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By the way, do you have crypto currencies? Do you use them on your daily activities? What do you think about the situation of crypto adoption in Africa? Today, we look at the crypto adoption in Africa, where cryptos are available in Africa, and how the regulation is under going in Africa!
You can read below according to your interests for more detailed explanation and data👇🏾🤓
Table of Contents:
1. Crypto Adoption in Africa
Figure 1 shows the crypto adoption index by Chainalysis 2022 Geography of Cryptocurrency Report. The index is computed based on 5 sub indexes: centralized service value received, retail centralized service received, P2P exchange trade volume, DeFi value received, and retail DeFi value received. The detail of each index is found in the report available from the Chainalysis post. It is the adoption index, and not the adoption rate.
Although many African countries such as Gabon, Malawi, Burkina Faso, Libya, Botswana, Namibia, Congo Brazzaville, Mauritius, and Zambia have almost zero crypto penetration rate, some countries, such as Nigeria, Kenya, Egypt, and South Africa, have high crypto penetration rates by global standards. And these countries with high crypto penetration rates are the ones where many new blockchain start-ups have been attracting investment funds and rising. More about the investment funds and blockchain projects in Africa will be in the next bi-weekly report😉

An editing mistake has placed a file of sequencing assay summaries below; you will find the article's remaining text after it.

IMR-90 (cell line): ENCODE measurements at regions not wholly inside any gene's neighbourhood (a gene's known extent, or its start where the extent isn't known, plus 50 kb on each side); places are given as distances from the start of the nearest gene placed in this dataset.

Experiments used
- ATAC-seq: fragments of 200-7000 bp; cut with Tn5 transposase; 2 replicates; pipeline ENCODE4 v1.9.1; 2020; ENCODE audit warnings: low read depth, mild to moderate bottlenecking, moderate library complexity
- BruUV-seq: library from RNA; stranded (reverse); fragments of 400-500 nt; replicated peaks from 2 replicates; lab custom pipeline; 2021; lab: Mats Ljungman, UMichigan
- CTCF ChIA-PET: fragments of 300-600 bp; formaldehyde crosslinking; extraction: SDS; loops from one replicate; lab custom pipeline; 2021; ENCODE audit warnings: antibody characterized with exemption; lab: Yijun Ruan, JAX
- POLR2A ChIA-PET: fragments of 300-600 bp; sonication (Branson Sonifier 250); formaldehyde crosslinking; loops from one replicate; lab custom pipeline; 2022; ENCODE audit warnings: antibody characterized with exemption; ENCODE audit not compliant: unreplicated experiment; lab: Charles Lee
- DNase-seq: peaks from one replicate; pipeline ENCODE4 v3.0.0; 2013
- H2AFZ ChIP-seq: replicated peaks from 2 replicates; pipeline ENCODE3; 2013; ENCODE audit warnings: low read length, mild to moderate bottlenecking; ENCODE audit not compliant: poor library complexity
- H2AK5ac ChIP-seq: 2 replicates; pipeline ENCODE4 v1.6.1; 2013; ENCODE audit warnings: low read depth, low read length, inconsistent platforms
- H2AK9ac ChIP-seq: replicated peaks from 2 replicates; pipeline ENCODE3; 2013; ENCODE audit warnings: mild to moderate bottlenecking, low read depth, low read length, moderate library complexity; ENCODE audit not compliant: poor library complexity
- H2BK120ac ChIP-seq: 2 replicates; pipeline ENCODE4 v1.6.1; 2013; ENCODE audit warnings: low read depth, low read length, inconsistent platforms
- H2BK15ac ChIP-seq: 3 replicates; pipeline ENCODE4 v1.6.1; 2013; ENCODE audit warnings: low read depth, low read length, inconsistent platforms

Figure 1. Crypto Adoption Index
2. Crypto Exchanges in Africa
Figure 2 shows the crypto exchanges which are based in African countries. 8 among 15 exchanges (Quidax, Yellow Card, Bitmama, busha, Naijacrypto, VIBRA, NairaEx, and cowrie.exchange) are based in Nigeria, 3 (VALR, Chainex, and OVEX) in South Africa, and 2 (Ejara and Pursa) in Cameroon and in Seychelles (OKX and Remitano) respectively. New exchanges are also emerging and the market is getting more and more competitive, which would result in the better user interface, user experience, and the better accessibility of the crypto exchanges.
There are more crypto exchanges available in Africa but not based in Africa. The major ones include Luno, Binance, Coinbase, CoinFLEX, Huobi, Paxful, Localbitcoins, Coinmama, Bitget, and Changelly.
Figure 2. African Crypto Exchanges
Table 1 shows the availability of currencies at each crypto exchange. As many African crypto exchanges are based in Nigeria, NGN (Nigeria Naira) is, for now, most usable fiat at the crypto exchanges followed by ZAR (South African Rand), KES (Kenyan Shilling), and GHS (Ghanaian Cedi). The combination of available fiat and crypto currencies are varied: some like Chainex and busha is available only one fiat but exchangeable with variety of crypto currencies; some like Yellow Card, Naijacrypto, Pursa, and Remitano have great coverage of fiat but exchangeable only with limited cryptos; some like OKX has good coverage of both fiat and crypto currencies. Although the seamless exchange of fiat and crypto currencies is still limited, the coverage of fiat and crypto currencies has expanded significantly over the past few years, and with the emergence of new exchanges and convenient mobile apps, it is expected to continue to expand the coverage and become more convenient and accessible for general users.